The New Yorker Reviews “The Bee Sting”

“The Bee Sting,” A Family Saga of Desperation and Denial

The protagonists of Paul Murray’s perspective-shifting novel struggle to conceal their unruly attachments beneath a conventional surface.

By Katy Waldman

In “The Bee Sting,” the fourth novel by the Irish author Paul Murray, twelve-year-old PJ Barnes ponders the downsides of resurrection. He recently saw “Pet Sematary,” Stephen King’s horror film about a graveyard that disgorges its occupants and sends them back into the world. “When things come back,” PJ observes, “very often they come back different.” The rule applies to his own father, Dickie Barnes, who has been working long hours on a building project in the woods; business at his auto dealership hasn’t been the same since the 2008 market crash. Dickie returns to the house periodically, but he’s almost unrecognizable, snappish one moment and catatonic the next. A friendly conversation with a local garda leaves him “death-white,” his eyes “wide as plates,” and emitting a noise like “a horrible croaking, or a reverse-croaking,” as if “he’s trying to suck in breath but he can’t.”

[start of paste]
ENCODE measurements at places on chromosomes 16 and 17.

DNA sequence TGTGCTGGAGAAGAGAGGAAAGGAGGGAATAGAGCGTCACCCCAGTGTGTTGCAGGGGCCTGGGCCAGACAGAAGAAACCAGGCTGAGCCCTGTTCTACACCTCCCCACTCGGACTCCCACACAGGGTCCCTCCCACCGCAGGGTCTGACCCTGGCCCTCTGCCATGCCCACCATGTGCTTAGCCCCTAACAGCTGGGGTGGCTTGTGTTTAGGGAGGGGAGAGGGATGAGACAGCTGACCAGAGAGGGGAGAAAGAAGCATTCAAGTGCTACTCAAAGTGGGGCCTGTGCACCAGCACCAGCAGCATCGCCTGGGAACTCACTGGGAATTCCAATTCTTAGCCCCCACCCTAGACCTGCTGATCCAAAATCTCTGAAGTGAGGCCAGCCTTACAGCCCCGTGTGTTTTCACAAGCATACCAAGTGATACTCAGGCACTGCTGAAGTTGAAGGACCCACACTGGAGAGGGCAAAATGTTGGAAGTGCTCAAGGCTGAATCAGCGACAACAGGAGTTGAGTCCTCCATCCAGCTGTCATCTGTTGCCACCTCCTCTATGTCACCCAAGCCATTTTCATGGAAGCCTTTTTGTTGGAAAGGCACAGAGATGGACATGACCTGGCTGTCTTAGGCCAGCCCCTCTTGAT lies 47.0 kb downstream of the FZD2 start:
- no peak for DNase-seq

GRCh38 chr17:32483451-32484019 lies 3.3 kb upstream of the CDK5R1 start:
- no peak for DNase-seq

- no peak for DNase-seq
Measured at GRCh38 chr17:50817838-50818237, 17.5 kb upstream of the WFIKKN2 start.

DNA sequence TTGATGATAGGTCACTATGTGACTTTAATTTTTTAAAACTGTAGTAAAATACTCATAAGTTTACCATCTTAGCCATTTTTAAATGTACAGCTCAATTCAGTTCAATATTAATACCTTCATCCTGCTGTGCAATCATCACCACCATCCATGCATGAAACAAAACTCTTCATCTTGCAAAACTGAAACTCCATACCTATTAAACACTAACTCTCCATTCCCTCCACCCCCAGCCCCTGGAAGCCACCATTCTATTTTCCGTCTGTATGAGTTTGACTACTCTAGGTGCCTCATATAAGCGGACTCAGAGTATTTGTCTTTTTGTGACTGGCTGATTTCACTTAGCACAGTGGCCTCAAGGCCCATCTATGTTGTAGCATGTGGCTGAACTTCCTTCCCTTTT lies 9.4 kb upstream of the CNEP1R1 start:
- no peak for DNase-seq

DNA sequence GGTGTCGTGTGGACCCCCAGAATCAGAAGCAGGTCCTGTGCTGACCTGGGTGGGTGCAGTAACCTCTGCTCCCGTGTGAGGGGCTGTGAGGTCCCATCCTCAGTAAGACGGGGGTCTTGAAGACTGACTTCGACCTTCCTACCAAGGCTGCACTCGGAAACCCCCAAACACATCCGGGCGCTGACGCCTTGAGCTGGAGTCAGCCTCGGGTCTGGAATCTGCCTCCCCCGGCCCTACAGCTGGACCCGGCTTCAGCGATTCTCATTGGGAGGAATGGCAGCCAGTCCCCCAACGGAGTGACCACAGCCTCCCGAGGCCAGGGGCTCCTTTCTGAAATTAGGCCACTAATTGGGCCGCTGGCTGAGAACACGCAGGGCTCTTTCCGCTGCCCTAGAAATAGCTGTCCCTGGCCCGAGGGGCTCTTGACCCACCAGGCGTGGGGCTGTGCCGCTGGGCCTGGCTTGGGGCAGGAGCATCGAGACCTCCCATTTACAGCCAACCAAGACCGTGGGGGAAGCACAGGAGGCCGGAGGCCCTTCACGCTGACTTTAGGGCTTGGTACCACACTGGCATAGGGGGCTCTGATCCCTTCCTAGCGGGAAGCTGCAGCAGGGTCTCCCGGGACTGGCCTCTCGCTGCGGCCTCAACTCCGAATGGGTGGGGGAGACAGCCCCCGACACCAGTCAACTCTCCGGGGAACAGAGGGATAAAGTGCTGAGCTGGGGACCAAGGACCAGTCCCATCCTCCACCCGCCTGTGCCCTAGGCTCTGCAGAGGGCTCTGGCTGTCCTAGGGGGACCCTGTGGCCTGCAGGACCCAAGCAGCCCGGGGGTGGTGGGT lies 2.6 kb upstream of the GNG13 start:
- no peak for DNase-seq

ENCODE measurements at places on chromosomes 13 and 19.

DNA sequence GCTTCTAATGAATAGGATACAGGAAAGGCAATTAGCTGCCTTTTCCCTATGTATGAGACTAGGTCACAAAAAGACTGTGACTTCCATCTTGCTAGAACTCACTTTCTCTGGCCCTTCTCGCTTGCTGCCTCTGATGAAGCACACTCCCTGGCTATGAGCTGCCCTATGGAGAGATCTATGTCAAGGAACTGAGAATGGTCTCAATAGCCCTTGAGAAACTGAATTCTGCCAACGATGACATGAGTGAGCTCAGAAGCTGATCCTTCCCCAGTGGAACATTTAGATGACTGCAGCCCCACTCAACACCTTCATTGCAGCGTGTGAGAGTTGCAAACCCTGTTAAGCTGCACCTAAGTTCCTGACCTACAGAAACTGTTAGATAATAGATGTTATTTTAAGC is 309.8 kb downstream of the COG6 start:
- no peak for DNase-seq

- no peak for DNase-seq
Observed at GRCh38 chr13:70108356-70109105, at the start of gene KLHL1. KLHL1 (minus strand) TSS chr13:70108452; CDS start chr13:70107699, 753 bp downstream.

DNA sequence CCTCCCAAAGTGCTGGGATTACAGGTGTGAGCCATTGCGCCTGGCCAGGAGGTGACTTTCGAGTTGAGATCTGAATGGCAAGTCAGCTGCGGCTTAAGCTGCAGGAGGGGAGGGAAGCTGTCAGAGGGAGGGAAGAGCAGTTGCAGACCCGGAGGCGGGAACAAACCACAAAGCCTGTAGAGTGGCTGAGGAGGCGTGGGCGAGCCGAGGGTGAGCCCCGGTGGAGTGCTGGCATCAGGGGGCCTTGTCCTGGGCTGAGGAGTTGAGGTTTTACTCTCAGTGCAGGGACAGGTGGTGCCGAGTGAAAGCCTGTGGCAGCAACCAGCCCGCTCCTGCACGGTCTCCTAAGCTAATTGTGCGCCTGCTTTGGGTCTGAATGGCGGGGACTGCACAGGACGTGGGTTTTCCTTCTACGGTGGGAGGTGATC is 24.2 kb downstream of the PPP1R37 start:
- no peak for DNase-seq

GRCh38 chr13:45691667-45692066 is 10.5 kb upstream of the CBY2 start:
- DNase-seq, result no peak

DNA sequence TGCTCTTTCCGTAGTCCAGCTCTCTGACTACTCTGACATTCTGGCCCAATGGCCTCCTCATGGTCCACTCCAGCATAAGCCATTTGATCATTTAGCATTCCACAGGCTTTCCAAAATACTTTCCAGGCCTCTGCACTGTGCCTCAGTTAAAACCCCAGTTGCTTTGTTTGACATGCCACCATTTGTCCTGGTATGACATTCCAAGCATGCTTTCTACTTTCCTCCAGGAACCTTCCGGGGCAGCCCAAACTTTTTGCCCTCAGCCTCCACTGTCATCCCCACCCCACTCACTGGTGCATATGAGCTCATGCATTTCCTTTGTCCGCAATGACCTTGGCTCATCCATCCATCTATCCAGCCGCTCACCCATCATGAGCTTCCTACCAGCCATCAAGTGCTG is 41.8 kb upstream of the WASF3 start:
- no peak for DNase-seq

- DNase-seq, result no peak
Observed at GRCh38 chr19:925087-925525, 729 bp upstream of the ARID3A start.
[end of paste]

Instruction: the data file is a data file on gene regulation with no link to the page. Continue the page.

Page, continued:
The novel is about things coming back different, coming back weird. Its more than six hundred pages explore the eeriness of transformative change, and they are packed with literal and symbolic deaths. The first lines dispatch a handful of incidental characters: “In the next town over, a man had killed his family . . . When he had finished he turned the gun on himself.” Murray handles his protagonists with comparable ruthlessness, introducing them only to rip their identities and projected futures out from under them. The book employs a rotating structure: the four members of the Barnes family—PJ and his dad are joined by PJ’s mother, Imelda, and his sister Cass—take turns as narrator. Some of their metamorphoses are comic (the “clammy illicit flowerings” of puberty) and some are tragic (the downward slope of adult life) but what binds them together is a neck-prickling sense of defamiliarization. As with his celebrated second novel, “Skippy Dies,” Murray intertwines registers from the lyre-strumming to the fart-ripping. (“Skippy Dies” was long-listed for the Booker Prize in 2010. “The Bee Sting” is long-listed for this year’s Booker.) In “Skippy,” Murray recounts a semester at a boy’s boarding school in Dublin from a round of perspectives. At one point, a group of fourteen-year-olds try to communicate with their departed friend. “And even though it didn’t work,” one of them reflects, “it did sort of work . . . because each of us has his own little jigsaw piece of him he remembers, and when you fit them all together, and you make the whole picture, then it’s like he comes to life.” Read the full review at the New Yorker.

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